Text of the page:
5. Be attentive, DON’T ARGUE!
    When the investor offers you with an advice, a tip for improving your product or a new way of looking at a problem you’re product is facing — it is also a test. The way you respond to the feedback is likely to have a profound impact on your chances of moving forward. The investor would want to see you’re truly open to suggestions/feedback, saying ‘thank you’, appreciating their knowledge and experience and finally promising to give it a serious thought. That kind of an answer (rather than an argumentative and defensive one) will signal the investor you’re humble, coachable and mentally flexible — and will make them want to work with you. Investors want to see you’re open to receiving more than their money. That you’re aware of your blind spots and limitations, possess a realistic self-perception.
  6. DON’T lie!
    Investors have a latent wish (though will never admit it) their entrepreneurs will be nothing but honest with THEM, but will cut corners and manipulate OTHERS when needed. ALL entrepreneurs lie, unproportionally magnifying and glorifying all aspects of their new-born company. It’s part of the game. Having said that, you should know dishonesty is a deal-breaker for all investors. They wouldn’t want to take a risk with someone that isn’t honest with them.
    A good way to prove your credibility during the first meeting, is by admitting when you don’t know the answer to a question; when you don’t have an answer to a question presented to you — simply say it. Promise you’ll get back to them with an answer by email, and make sure to do so within 24 hours.
  7. Show respect to your co-founders
    Don’t interrupt one another when pitching. There is no red light that flickers louder, than founders who doesn’t allow each other to speak and aggressively taking over the conversation. Make sure that each of the founders is given the opportunity to present his area of responsibility, and support one another with glances of admiration. Show the investor how well you complement each other and form an harmonious team.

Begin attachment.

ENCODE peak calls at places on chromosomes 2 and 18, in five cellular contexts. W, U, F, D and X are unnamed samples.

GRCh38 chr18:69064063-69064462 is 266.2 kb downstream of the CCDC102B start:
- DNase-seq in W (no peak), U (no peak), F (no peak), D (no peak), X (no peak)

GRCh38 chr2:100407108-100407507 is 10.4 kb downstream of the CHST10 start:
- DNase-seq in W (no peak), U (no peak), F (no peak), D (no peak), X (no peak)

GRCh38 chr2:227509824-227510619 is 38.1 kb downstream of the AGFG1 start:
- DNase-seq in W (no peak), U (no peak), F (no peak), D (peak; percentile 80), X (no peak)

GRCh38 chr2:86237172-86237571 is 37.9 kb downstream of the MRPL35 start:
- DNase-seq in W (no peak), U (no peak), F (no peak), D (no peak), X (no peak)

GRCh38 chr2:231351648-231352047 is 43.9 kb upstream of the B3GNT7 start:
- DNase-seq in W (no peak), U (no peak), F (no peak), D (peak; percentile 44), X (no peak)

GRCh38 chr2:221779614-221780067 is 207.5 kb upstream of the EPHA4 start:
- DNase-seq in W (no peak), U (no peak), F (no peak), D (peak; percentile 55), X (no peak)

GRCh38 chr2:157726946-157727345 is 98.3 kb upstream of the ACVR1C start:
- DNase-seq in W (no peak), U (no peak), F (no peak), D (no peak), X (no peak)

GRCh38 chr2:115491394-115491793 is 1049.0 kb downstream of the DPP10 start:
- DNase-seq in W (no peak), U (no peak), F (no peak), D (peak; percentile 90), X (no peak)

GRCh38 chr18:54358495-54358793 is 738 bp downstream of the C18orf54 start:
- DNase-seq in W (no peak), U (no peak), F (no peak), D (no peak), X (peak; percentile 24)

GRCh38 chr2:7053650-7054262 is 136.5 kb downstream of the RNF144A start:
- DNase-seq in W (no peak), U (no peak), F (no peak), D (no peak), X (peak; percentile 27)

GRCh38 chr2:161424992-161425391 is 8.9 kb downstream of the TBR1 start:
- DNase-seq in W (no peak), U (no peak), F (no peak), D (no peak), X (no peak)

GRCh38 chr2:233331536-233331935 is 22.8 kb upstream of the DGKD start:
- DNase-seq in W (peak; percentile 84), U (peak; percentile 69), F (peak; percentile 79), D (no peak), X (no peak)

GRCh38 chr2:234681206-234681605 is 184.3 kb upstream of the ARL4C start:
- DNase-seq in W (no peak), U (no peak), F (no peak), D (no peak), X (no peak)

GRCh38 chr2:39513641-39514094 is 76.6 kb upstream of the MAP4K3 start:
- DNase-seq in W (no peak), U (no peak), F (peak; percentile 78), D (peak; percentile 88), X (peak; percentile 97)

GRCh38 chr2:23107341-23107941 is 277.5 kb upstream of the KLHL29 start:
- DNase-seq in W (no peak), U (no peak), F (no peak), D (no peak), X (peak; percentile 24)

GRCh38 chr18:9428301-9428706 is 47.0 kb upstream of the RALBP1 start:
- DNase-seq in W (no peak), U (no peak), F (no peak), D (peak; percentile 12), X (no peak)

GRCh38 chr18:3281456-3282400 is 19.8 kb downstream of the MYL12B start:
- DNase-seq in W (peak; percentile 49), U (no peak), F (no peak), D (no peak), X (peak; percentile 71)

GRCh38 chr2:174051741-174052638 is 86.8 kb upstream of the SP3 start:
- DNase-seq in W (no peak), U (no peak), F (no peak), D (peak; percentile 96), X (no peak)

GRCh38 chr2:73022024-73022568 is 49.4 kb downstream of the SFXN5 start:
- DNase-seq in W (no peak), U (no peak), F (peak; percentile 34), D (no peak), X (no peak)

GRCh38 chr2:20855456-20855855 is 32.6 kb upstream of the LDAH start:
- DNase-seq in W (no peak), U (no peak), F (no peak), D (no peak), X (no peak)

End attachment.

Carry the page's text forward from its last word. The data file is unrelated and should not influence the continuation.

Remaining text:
8. Last but not least: CV — what would you want to point out?
    Excellence — investors love to see indicators of excellence in your resume. It reassures them to see you were best (or better than others) at something somewhere.
    Relevance — tell a coherent professional life story, a one that will rationalize establishing a company in a specific field and industry and the position you intend to take in it.
    Leadership — Even if your position in the startup doesn’t require immediate leadership skills (CTO for example), investors will usually think a few years ahead, and will try to assess your ability to lead your own department in a large scale company. Therefore, it is important to point out your leadership experiences in former frameworks (scouts, college, army, etc.)

Remember! This meeting is your opportunity to assess whether the investor is a person you wish to work with in the long-run. While being mindful to how you behave, also by tentative to your overall experience from this person and use it as a signal.